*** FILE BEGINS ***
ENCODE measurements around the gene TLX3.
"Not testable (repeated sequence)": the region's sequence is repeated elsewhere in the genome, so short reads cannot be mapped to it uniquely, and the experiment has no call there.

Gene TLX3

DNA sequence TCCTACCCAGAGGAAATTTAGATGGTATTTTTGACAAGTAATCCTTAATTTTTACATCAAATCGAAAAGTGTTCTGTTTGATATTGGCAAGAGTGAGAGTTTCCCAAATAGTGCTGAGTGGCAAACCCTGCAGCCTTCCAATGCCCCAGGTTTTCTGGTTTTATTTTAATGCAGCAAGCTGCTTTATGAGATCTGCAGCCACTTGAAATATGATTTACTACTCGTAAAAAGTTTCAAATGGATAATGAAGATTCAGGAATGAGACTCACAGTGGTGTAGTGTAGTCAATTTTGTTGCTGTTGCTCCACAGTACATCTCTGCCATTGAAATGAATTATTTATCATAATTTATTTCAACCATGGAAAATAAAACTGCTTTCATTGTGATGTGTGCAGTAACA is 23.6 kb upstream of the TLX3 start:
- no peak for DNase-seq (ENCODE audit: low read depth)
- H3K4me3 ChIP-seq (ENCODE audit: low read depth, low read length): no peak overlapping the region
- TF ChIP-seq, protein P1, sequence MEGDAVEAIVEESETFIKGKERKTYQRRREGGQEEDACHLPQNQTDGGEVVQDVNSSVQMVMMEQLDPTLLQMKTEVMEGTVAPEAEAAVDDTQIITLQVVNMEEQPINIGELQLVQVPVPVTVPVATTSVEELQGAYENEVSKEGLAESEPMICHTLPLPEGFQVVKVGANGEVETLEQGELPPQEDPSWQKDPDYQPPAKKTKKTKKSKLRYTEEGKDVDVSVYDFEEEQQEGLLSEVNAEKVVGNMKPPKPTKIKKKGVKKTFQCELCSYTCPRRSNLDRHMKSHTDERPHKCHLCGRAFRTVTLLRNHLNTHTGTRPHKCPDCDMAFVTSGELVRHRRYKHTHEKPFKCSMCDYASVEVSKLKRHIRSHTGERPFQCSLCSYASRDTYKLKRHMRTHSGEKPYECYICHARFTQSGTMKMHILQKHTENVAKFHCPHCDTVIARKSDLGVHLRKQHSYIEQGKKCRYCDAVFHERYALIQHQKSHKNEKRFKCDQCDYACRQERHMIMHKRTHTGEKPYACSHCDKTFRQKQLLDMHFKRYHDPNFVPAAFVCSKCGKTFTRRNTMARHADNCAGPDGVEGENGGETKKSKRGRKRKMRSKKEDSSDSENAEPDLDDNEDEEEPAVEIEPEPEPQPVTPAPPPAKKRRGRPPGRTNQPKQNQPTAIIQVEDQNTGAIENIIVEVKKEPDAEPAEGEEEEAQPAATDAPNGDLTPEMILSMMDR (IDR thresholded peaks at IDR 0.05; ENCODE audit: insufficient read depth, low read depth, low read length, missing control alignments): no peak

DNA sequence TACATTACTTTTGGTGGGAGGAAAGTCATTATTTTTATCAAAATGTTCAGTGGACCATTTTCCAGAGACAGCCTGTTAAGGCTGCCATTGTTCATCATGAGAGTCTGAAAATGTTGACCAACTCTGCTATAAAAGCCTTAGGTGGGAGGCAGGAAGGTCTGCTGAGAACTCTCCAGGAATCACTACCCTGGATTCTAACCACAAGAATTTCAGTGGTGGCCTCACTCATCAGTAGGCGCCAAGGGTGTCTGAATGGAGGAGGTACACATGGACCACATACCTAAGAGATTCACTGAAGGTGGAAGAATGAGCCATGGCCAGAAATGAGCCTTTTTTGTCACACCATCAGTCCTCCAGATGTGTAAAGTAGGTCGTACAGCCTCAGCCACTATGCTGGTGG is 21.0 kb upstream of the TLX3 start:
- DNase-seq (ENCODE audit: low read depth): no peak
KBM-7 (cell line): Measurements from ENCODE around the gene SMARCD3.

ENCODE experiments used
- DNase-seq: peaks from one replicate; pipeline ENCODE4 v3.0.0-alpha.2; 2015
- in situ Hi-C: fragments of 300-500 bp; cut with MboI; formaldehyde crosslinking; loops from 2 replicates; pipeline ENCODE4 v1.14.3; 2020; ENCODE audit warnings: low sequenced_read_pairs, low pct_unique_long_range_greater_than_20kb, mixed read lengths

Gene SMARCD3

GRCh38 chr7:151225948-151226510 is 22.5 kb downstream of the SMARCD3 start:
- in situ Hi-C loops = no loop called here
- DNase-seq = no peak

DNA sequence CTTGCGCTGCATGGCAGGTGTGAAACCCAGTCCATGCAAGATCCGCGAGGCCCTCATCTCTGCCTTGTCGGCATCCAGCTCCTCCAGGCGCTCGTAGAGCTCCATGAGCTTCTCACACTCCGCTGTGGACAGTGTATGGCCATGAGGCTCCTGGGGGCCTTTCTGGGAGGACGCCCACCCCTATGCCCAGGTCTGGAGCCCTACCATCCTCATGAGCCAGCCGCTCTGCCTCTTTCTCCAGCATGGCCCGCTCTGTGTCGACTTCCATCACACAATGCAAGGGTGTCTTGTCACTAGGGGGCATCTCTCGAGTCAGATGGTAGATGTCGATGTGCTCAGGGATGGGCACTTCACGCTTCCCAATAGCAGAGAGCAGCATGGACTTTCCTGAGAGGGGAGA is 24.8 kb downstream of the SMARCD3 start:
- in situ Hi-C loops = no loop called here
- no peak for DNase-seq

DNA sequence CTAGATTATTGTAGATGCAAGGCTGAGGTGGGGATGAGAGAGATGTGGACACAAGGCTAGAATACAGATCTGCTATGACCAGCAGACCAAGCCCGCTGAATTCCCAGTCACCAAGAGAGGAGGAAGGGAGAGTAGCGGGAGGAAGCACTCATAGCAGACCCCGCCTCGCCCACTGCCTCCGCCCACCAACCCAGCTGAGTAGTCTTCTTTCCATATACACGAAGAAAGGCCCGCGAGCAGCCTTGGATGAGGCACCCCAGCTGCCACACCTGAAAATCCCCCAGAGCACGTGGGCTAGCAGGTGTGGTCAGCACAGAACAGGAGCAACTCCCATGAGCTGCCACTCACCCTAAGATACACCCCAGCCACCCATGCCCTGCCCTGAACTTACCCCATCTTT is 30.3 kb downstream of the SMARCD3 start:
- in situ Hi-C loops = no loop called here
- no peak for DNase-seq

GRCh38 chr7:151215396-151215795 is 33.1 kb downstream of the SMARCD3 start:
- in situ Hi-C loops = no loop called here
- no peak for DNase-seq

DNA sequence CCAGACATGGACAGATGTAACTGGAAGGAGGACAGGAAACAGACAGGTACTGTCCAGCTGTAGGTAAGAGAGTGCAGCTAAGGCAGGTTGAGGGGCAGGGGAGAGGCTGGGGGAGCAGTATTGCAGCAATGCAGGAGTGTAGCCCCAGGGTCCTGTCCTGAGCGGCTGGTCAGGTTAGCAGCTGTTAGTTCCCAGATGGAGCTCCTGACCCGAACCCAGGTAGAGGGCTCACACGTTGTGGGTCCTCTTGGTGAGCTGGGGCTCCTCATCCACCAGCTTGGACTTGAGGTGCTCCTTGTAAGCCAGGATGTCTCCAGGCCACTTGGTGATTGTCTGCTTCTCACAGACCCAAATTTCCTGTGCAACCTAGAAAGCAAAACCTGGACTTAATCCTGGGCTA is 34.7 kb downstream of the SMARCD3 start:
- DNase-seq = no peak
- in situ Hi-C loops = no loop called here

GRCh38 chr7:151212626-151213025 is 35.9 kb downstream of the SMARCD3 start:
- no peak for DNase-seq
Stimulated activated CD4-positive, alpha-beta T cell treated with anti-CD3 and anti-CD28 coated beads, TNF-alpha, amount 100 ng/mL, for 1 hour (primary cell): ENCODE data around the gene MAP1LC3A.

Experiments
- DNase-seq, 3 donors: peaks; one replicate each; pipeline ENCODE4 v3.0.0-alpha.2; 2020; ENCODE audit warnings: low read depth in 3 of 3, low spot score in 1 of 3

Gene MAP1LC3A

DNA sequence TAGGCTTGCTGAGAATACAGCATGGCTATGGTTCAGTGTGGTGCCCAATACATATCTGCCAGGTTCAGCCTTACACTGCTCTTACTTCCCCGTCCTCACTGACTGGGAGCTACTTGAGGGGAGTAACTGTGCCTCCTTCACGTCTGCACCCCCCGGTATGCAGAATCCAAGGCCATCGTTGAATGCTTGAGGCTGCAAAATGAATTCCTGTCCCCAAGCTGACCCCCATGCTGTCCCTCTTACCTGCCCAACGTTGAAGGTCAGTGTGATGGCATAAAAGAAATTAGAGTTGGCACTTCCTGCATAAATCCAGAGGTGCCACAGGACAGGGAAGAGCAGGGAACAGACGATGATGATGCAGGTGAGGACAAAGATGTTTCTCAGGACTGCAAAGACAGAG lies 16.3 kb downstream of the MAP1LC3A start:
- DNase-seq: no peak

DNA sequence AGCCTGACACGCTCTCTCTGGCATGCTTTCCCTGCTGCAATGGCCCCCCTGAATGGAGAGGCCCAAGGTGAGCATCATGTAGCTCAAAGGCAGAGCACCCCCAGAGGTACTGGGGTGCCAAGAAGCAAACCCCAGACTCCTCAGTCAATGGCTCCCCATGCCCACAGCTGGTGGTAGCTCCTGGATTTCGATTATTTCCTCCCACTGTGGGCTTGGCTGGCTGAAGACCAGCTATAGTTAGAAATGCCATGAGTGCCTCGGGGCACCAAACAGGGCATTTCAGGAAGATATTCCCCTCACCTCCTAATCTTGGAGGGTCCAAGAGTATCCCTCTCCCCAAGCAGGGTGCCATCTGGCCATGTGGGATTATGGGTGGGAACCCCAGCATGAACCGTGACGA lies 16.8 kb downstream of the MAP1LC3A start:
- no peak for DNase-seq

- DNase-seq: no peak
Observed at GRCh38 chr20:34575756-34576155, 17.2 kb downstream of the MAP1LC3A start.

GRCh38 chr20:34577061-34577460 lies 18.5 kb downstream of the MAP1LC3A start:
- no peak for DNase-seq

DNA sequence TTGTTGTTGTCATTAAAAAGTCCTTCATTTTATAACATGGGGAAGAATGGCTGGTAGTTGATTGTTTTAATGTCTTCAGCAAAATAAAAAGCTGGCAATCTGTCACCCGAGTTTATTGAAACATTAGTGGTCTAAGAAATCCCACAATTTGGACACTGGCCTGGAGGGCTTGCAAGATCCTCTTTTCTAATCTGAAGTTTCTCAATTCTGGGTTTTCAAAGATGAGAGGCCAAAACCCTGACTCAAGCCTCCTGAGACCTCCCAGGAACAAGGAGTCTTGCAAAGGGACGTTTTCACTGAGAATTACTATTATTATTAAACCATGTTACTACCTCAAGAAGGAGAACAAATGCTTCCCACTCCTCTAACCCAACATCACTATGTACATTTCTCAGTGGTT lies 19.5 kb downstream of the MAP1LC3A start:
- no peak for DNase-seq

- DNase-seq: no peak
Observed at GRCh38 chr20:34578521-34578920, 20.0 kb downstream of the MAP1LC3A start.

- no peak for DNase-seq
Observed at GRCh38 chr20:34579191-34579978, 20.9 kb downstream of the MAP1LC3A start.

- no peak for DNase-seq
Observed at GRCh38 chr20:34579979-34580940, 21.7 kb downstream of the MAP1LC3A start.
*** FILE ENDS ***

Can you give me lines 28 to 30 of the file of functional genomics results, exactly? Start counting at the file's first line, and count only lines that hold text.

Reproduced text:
- DNase-seq = no peak
- in situ Hi-C loops = no loop called here

GRCh38 chr7:151212626-151213025 is 35.9 kb downstream of the SMARCD3 start: